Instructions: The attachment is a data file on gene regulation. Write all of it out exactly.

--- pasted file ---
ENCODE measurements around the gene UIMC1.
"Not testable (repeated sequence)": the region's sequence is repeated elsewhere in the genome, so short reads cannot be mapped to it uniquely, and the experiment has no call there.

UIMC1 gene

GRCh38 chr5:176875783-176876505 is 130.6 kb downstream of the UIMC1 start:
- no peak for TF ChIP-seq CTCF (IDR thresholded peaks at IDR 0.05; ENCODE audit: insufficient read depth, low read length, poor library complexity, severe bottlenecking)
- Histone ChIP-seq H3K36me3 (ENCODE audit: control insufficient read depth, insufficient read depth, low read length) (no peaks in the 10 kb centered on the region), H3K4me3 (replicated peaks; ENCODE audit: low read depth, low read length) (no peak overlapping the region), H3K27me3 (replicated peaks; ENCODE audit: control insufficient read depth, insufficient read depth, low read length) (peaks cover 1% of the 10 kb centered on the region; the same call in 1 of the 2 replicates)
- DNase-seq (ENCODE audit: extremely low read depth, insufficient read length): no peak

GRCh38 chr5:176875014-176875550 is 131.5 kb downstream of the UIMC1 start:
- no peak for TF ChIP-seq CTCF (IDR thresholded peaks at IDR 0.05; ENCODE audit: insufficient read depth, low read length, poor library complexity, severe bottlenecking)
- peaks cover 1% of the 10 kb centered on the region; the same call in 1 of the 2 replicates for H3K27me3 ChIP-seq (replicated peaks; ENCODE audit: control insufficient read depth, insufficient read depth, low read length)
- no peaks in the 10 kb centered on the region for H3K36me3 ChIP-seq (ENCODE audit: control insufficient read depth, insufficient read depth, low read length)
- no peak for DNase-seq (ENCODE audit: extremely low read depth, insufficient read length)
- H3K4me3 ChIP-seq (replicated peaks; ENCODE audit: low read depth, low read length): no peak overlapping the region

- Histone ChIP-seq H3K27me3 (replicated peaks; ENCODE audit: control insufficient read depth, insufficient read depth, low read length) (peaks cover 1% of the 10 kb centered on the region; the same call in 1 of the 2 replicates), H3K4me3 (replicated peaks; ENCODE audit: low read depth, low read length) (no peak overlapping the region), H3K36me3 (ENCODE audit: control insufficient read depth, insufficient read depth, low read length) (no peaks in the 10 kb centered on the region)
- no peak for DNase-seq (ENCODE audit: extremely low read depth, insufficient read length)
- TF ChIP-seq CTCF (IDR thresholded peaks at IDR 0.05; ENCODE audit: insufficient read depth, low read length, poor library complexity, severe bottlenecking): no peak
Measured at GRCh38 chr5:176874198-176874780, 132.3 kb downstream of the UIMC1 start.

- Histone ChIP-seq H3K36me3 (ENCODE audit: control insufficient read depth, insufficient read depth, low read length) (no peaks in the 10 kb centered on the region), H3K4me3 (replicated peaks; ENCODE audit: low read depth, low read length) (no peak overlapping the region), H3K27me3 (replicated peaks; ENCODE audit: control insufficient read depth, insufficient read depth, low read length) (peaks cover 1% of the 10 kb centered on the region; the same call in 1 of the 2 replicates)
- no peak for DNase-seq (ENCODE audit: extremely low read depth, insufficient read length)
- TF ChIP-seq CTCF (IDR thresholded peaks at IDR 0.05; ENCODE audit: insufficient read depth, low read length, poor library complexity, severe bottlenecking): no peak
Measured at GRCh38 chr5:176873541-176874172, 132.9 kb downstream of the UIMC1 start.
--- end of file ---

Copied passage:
ENCODE measurements around the gene UIMC1.
"Not testable (repeated sequence)": the region's sequence is repeated elsewhere in the genome, so short reads cannot be mapped to it uniquely, and the experiment has no call there.

UIMC1 gene

GRCh38 chr5:176875783-176876505 is 130.6 kb downstream of the UIMC1 start:
- no peak for TF ChIP-seq CTCF (IDR thresholded peaks at IDR 0.05; ENCODE audit: insufficient read depth, low read length, poor library complexity, severe bottlenecking)
- Histone ChIP-seq H3K36me3 (ENCODE audit: control insufficient read depth, insufficient read depth, low read length) (no peaks in the 10 kb centered on the region), H3K4me3 (replicated peaks; ENCODE audit: low read depth, low read length) (no peak overlapping the region), H3K27me3 (replicated peaks; ENCODE audit: control insufficient read depth, insufficient read depth, low read length) (peaks cover 1% of the 10 kb centered on the region; the same call in 1 of the 2 replicates)
- DNase-seq (ENCODE audit: extremely low read depth, insufficient read length): no peak

GRCh38 chr5:176875014-176875550 is 131.5 kb downstream of the UIMC1 start:
- no peak for TF ChIP-seq CTCF (IDR thresholded peaks at IDR 0.05; ENCODE audit: insufficient read depth, low read length, poor library complexity, severe bottlenecking)
- peaks cover 1% of the 10 kb centered on the region; the same call in 1 of the 2 replicates for H3K27me3 ChIP-seq (replicated peaks; ENCODE audit: control insufficient read depth, insufficient read depth, low read length)
- no peaks in the 10 kb centered on the region for H3K36me3 ChIP-seq (ENCODE audit: control insufficient read depth, insufficient read depth, low read length)
- no peak for DNase-seq (ENCODE audit: extremely low read depth, insufficient read length)
- H3K4me3 ChIP-seq (replicated peaks; ENCODE audit: low read depth, low read length): no peak overlapping the region

- Histone ChIP-seq H3K27me3 (replicated peaks; ENCODE audit: control insufficient read depth, insufficient read depth, low read length) (peaks cover 1% of the 10 kb centered on the region; the same call in 1 of the 2 replicates), H3K4me3 (replicated peaks; ENCODE audit: low read depth, low read length) (no peak overlapping the region), H3K36me3 (ENCODE audit: control insufficient read depth, insufficient read depth, low read length) (no peaks in the 10 kb centered on the region)
- no peak for DNase-seq (ENCODE audit: extremely low read depth, insufficient read length)
- TF ChIP-seq CTCF (IDR thresholded peaks at IDR 0.05; ENCODE audit: insufficient read depth, low read length, poor library complexity, severe bottlenecking): no peak
Measured at GRCh38 chr5:176874198-176874780, 132.3 kb downstream of the UIMC1 start.

- Histone ChIP-seq H3K36me3 (ENCODE audit: control insufficient read depth, insufficient read depth, low read length) (no peaks in the 10 kb centered on the region), H3K4me3 (replicated peaks; ENCODE audit: low read depth, low read length) (no peak overlapping the region), H3K27me3 (replicated peaks; ENCODE audit: control insufficient read depth, insufficient read depth, low read length) (peaks cover 1% of the 10 kb centered on the region; the same call in 1 of the 2 replicates)
- no peak for DNase-seq (ENCODE audit: extremely low read depth, insufficient read length)
- TF ChIP-seq CTCF (IDR thresholded peaks at IDR 0.05; ENCODE audit: insufficient read depth, low read length, poor library complexity, severe bottlenecking): no peak
Measured at GRCh38 chr5:176873541-176874172, 132.9 kb downstream of the UIMC1 start.